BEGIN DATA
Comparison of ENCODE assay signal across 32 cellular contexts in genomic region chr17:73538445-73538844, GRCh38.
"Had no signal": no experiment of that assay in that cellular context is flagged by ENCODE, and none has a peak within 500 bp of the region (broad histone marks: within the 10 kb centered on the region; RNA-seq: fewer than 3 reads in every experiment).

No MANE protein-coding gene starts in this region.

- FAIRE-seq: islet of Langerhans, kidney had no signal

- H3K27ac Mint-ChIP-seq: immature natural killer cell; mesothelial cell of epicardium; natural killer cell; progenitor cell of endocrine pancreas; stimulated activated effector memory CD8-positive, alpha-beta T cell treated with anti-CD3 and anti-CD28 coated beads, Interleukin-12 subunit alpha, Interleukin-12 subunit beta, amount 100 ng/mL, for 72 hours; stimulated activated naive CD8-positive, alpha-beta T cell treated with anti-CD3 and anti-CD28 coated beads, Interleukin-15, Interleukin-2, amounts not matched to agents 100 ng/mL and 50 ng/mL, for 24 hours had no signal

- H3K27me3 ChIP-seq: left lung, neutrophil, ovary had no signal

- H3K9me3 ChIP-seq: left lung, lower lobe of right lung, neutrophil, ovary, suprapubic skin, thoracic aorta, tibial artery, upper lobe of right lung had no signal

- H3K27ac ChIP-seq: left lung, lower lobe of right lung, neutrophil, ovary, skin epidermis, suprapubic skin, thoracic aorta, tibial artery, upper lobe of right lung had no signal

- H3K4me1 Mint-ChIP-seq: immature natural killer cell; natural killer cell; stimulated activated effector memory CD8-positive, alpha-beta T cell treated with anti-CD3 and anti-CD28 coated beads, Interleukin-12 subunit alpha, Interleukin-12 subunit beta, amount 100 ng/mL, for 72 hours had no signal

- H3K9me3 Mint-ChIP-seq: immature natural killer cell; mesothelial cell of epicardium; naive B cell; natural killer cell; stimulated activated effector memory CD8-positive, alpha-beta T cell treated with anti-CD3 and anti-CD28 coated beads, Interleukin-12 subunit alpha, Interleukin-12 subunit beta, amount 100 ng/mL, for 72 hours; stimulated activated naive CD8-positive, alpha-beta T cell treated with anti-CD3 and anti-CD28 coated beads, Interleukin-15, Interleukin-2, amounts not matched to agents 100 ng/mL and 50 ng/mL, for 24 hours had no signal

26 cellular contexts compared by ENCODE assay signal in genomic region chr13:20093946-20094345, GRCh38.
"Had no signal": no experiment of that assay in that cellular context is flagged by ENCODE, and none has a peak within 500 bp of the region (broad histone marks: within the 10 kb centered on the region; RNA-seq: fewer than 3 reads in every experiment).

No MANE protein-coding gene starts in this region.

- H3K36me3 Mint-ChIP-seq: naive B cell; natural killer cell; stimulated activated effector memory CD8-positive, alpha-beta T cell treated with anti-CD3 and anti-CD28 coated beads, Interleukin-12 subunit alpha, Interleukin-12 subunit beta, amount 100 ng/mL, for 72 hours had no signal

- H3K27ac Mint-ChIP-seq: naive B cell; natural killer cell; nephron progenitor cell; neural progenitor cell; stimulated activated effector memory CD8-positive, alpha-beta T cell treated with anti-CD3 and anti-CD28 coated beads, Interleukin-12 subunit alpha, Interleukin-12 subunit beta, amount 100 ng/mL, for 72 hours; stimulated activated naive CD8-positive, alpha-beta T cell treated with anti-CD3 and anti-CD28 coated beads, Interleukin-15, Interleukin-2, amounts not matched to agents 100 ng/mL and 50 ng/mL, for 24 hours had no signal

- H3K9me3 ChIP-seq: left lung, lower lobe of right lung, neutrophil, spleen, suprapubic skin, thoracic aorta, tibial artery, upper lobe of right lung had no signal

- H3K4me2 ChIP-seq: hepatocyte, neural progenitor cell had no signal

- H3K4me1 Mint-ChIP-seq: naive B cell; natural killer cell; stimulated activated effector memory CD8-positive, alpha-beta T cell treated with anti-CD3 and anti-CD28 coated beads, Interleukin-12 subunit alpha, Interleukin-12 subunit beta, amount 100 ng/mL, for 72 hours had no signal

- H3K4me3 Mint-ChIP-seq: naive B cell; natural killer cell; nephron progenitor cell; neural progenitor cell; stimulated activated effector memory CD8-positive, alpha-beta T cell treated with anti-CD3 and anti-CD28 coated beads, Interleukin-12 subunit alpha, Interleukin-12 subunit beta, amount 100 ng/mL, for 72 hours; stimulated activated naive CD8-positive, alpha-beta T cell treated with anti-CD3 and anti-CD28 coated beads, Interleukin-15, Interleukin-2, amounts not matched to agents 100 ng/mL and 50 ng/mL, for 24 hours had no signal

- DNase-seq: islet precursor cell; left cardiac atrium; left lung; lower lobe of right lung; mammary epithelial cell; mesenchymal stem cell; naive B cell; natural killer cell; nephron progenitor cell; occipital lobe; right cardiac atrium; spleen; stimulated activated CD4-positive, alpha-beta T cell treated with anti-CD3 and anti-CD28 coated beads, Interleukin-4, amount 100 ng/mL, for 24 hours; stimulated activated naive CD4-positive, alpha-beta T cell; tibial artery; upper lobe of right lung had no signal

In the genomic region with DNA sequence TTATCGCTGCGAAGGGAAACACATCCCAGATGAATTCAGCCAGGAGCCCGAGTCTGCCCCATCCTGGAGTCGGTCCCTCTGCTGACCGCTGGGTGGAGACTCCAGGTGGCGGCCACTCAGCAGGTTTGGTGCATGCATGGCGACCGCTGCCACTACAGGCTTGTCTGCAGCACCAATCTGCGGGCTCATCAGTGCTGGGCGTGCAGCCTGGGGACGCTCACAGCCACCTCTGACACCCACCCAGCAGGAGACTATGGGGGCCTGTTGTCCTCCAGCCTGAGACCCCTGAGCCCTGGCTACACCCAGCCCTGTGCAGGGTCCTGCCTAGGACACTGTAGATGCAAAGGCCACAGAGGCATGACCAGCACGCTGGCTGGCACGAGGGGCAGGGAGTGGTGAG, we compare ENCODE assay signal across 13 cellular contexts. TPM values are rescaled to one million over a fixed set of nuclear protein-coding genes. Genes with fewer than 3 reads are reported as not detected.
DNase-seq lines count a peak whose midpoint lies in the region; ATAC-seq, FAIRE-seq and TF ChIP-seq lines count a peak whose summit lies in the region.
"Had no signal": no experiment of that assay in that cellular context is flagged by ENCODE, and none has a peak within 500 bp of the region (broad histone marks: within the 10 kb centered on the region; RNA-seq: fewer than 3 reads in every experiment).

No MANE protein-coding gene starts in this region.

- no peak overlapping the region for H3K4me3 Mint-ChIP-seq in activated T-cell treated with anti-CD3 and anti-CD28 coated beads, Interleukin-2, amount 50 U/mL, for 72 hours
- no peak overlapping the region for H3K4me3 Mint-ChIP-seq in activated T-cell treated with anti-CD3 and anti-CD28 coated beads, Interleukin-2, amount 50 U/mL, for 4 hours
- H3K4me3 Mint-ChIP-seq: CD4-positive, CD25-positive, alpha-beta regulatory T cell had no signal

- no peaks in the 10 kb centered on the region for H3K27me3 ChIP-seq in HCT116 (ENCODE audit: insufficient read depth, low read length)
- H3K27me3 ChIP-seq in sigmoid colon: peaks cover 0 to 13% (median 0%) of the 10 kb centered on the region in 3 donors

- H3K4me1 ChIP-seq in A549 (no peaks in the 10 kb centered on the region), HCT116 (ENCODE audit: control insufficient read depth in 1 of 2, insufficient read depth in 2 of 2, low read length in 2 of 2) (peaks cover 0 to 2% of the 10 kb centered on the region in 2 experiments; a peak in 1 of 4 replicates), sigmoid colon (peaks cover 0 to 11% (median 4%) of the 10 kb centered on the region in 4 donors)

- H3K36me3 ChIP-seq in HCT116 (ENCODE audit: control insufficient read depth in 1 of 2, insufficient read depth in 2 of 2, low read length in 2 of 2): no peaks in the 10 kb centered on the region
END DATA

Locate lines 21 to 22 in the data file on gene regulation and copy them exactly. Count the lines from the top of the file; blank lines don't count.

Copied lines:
In the genomic region with DNA sequence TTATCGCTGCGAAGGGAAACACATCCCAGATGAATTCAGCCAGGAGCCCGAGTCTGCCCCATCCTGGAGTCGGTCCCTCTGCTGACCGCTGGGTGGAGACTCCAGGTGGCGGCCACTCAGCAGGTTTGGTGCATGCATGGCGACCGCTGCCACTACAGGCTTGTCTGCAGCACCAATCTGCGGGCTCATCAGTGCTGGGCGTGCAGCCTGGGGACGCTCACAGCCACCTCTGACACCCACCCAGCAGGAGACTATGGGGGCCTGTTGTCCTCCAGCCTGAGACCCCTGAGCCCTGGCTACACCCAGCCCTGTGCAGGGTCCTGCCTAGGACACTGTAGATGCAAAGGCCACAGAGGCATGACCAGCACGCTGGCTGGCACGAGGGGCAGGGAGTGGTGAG, we compare ENCODE assay signal across 13 cellular contexts. TPM values are rescaled to one million over a fixed set of nuclear protein-coding genes. Genes with fewer than 3 reads are reported as not detected.
DNase-seq lines count a peak whose midpoint lies in the region; ATAC-seq, FAIRE-seq and TF ChIP-seq lines count a peak whose summit lies in the region.